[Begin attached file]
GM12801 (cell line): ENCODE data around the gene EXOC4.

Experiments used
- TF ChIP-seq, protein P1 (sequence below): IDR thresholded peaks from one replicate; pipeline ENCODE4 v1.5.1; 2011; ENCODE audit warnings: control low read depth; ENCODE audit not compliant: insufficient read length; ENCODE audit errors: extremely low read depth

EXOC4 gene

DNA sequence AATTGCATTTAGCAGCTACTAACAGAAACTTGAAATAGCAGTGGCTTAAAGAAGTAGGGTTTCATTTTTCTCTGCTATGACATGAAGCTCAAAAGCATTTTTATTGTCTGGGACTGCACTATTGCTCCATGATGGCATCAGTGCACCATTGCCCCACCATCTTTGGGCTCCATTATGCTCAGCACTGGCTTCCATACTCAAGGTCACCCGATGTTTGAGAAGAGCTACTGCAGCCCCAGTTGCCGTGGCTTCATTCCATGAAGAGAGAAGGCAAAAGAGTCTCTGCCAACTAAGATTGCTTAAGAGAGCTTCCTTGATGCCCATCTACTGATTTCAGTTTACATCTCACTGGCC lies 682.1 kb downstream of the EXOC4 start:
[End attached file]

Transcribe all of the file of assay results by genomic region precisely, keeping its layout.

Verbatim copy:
GM12801 (cell line): ENCODE data around the gene EXOC4.

Experiments used
- TF ChIP-seq, protein P1 (sequence below): IDR thresholded peaks from one replicate; pipeline ENCODE4 v1.5.1; 2011; ENCODE audit warnings: control low read depth; ENCODE audit not compliant: insufficient read length; ENCODE audit errors: extremely low read depth

EXOC4 gene

DNA sequence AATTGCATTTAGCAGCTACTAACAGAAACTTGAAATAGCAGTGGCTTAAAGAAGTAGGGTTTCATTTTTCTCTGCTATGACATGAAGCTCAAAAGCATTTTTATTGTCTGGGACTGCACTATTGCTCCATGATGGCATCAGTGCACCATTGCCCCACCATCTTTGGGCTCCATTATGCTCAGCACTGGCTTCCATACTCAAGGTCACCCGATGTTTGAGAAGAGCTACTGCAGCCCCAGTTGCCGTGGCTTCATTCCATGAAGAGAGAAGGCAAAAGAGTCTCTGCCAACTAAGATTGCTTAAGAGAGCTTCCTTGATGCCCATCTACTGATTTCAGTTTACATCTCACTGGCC lies 682.1 kb downstream of the EXOC4 start: